Joins Hands with the Cookie Lady to Treat the Troops
Because she understands the power of giving, Ruth Halpin, employment coach for NAMI (National Alliance on Mental Illness) of Beaufort County, makes a point of arranging regular volunteer opportunities for the organization's consumers. This past August, NAMI joined hands with Jeannette Cram, Hilton Head Island's notorious "Cookie Lady" and founder of Treat the Troops, volunteering their time to provide handmade ornaments and personal letters to be included in holiday packages sent to our soldiers serving in the Middle East.
According to program assistant, Sarah Kaminskas, who made the initial contact with Jeannette, it's been a "symbiotic" relationship. "She [Jeannette] is happy to have us. And it's been wonderful for our folks who have been coming out every week who normally don't get to do these kinds of projects. So, everyone wins."
"A lot of our folks don't work, so they could be home watching television. I want them to have interaction with other people," added Ruth. In addition to the socialization, benefits include the awareness of making a difference-being productive-and thus, a greater sense of self-worth, she said.
In an effort to provide a more meaningful social experience and also to dispel some of the misconceptions about mental illness, Ruth encouraged outside participation from the community. "People have mental illness like others have cancer. It's not the whole person. It is only a part of who that person is," she said. Through the course of the project, at least 10 NAMI consumers, along with family members and friends, immersed themselves in glitter and glue, turning out hundreds of ornaments to send overseas.
NAMI consumer, Chris Pielli, who made ornaments and also handwrote over 300 letters with varying messages to accompany the Treat the Troops packages, said the project was especially fulfilling for him. "Once you get over that hurdle of not knowing what to write, it's a blessing," he said. "I thank them for their duty. I wish them a Merry Christmas. I try to brighten their day and cheer them up," he said. But guess who's already feeling more cheerful?
NAMI consumer, Suzanne Darveau, who holds a part time job at Home Goods, demonstrated a special talent, making some of the most creative ornaments of all. Seemingly unsure of herself, but bubbling over with enthusiasm, she said, "This is the only thing I can do to make it happier for the soldiers." She, too, is finding her own happiness by reaching out to help someone else.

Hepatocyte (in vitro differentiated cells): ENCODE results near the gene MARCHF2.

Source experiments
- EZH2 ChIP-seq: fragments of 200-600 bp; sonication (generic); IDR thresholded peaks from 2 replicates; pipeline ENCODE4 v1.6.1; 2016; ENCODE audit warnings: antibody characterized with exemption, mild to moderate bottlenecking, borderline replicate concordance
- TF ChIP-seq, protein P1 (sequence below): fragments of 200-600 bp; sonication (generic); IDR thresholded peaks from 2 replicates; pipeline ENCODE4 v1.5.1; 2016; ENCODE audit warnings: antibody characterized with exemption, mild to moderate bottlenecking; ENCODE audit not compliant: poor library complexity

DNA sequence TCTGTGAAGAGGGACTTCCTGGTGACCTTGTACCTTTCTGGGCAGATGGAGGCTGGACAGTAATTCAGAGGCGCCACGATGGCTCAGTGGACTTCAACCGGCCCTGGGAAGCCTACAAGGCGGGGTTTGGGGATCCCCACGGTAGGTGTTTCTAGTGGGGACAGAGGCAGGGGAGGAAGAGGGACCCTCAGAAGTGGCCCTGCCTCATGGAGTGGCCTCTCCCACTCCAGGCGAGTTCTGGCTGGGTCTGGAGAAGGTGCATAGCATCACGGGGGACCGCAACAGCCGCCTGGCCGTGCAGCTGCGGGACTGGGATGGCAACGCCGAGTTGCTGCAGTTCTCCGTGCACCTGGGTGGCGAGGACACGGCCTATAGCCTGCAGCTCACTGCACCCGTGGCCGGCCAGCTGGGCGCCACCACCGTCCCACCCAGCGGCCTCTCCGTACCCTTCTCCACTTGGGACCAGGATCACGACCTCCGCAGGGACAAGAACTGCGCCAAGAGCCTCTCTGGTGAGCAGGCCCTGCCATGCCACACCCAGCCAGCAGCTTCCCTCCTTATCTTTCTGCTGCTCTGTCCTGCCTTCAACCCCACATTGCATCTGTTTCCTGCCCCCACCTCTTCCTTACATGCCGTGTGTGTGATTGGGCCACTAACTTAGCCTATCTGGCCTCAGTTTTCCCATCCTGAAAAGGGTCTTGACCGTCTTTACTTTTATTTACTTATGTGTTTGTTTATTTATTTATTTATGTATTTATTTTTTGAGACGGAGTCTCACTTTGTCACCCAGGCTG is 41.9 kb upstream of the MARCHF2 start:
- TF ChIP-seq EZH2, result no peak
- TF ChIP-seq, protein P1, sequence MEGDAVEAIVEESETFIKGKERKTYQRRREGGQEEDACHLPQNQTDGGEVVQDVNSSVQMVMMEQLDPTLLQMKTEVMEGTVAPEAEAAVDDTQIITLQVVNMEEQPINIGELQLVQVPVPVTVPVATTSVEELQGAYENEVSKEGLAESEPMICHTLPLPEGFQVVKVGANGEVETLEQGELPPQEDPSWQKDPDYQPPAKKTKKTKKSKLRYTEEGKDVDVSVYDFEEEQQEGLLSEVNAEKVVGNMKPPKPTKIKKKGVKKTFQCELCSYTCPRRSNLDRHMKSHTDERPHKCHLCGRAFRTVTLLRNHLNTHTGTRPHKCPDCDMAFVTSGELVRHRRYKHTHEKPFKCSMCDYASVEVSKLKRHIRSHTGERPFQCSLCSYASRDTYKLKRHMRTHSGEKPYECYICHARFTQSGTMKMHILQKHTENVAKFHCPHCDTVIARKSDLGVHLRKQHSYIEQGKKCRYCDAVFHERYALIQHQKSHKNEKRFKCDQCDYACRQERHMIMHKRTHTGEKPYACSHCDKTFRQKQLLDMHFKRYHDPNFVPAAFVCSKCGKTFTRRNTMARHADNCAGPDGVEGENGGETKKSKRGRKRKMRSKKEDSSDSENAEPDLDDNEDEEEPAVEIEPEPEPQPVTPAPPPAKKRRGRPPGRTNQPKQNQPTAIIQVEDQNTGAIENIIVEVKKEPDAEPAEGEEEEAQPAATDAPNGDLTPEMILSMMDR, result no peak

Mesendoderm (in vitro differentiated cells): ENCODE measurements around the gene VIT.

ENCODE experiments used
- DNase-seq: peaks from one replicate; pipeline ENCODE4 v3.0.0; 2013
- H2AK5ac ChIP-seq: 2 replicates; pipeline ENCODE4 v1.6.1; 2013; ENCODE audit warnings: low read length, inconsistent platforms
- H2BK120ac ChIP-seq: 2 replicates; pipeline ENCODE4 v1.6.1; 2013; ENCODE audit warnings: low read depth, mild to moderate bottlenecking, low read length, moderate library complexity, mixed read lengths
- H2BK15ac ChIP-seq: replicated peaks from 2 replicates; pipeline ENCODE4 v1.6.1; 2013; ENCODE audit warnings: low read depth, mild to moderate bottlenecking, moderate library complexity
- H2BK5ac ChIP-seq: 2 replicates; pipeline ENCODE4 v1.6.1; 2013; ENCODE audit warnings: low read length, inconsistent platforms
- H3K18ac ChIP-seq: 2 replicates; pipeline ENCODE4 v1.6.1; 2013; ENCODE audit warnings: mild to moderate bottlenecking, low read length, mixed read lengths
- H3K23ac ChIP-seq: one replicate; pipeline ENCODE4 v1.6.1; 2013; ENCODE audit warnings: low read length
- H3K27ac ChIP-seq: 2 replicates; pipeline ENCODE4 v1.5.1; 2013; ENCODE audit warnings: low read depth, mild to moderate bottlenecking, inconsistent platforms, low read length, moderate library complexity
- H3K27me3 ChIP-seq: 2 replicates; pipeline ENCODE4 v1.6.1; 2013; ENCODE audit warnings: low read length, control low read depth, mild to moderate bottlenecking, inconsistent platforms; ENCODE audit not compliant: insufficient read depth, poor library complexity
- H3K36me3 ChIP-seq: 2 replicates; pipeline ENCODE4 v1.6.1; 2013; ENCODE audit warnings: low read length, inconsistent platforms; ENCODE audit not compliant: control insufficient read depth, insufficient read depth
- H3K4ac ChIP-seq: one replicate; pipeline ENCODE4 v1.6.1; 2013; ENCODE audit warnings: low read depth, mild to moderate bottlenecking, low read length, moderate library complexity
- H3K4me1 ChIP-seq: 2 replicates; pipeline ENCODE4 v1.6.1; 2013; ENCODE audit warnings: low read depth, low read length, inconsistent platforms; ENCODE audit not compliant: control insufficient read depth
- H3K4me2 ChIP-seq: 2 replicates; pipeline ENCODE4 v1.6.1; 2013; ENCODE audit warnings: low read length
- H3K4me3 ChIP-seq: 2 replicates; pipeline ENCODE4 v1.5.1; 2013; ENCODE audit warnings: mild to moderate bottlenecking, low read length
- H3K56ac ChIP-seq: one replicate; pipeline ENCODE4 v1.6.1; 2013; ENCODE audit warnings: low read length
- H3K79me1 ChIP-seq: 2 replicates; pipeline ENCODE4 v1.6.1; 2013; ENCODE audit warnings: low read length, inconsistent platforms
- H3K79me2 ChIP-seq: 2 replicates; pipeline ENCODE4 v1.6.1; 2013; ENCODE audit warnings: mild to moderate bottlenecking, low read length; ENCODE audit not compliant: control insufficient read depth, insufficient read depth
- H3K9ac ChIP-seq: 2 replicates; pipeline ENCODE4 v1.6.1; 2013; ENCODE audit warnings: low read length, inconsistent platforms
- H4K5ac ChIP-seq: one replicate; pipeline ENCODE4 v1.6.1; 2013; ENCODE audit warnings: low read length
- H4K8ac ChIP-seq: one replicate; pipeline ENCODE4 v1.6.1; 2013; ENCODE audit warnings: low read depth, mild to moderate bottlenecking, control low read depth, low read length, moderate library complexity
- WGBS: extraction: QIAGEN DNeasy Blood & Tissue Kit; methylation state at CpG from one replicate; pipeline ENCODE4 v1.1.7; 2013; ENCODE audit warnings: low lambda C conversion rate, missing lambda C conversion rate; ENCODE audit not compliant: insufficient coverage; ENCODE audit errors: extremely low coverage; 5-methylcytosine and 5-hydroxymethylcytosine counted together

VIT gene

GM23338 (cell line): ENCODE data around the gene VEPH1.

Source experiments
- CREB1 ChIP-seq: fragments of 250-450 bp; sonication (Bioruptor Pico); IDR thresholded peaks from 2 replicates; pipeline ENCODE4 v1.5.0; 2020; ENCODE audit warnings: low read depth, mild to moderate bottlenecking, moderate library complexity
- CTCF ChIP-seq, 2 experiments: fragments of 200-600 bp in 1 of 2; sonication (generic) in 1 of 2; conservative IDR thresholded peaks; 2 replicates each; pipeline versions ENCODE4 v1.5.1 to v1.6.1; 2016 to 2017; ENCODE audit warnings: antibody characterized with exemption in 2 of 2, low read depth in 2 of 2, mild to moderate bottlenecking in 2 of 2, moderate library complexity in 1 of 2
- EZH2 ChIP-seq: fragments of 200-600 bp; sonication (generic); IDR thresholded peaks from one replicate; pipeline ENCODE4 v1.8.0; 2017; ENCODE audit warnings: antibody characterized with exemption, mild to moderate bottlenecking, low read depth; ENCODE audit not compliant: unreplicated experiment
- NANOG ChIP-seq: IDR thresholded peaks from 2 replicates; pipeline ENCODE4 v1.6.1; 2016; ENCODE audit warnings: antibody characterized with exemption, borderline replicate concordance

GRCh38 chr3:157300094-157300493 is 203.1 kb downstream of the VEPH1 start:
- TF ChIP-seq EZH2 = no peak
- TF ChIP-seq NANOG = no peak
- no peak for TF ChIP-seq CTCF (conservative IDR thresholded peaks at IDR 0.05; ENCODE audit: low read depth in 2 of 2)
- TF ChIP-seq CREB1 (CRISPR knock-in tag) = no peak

And then there was project mascot, Buddy, sharing the love in his own special way. The abandoned/rescued Bish-Poo is being trained as a therapy dog and will be a permanent member of NAMI. "The use of animals in the mental health field is a fairly new concept," explained Suzanne, "but it is being recognized as something that is extremely therapeutic."
Local artist, Marti Hughes, heard about the project through Ruth and offered to lend some creative assistance. "We've had so many people come in with wonderful ideas, so we've had a variety," she said. "One of my friends sent two boxes full of sweet gum balls and cotton pods. We decorated them with glitter and colorful things, which is wonderful, because it doesn't cost anything."
Peggy Miller, whose daughter is bipolar, came to give back to the organization that has given her so much. "Being able to talk to other parents who have children with mental disorders has given us a new understanding," said Peggy, who has participated in NAMI's family-to-family course. "It has changed our whole thinking about mental illness. It gave us information and education to be our daughter's advocate. It is a huge, huge help for anyone who is affected," she said. "So any chance I can, I give back through volunteering." Peggy also brought along two friends, VIM volunteers, Marge Garner and Judy Meaney, who were up to their ears in ribbons and beads and having the time of their life.
These are just a few of the participants who joined in NAMI's effort to send a little seasonal joy to our military forces. "Everybody can do something for the soldiers," said Jeannette, whose organization has sent over a million cookies overseas since its inception in 1990. "It doesn't have to be complicated; it doesn't have to be cookies. (If you don't want to bake, Jeannette suggests donating money for shipping costs.)
Although the cookie project is year-round, it is especially important to remember the troops at Christmas, said Jeanette, because a lot of times the soldiers don't have anybody. And if they do, sometimes the families can't afford to ship gifts. On November 19, her local group shipped over 250 boxes, including nearly 16,000 cookies, other snacks and comfort items, handmade decorations and, of course, the much-coveted letters.
Now that the NAMI consumers have a taste for philanthropy, they are anxious to give more. "I think all of those who participated felt good about themselves," said Ruth, who is looking for new volunteer projects. If you have suggestions, please contact her at (843) 681-2200.
NAMI is the nation's largest grassroots organization for people with mental illness and their families. Their mission is to eradicate mental illnesses and to improve the quality of life for persons of all ages who are affected by mental illnesses. For more information, visit nami.org or call the local office at (843) 681-2200.
Treat the Troops is a 501 (c) 3 non-profit, all volunteer organization. What began in Jeannette Cram's kitchen has grown to a nationwide network of committed volunteers who have rallied their friends, businesses and school groups to participate and share in the good feeling of supporting our troops. Shipments are sent once a month. To bake cookies, make a financial contribution or for a list of other appropriate items for donation, visit treatthetroops.org.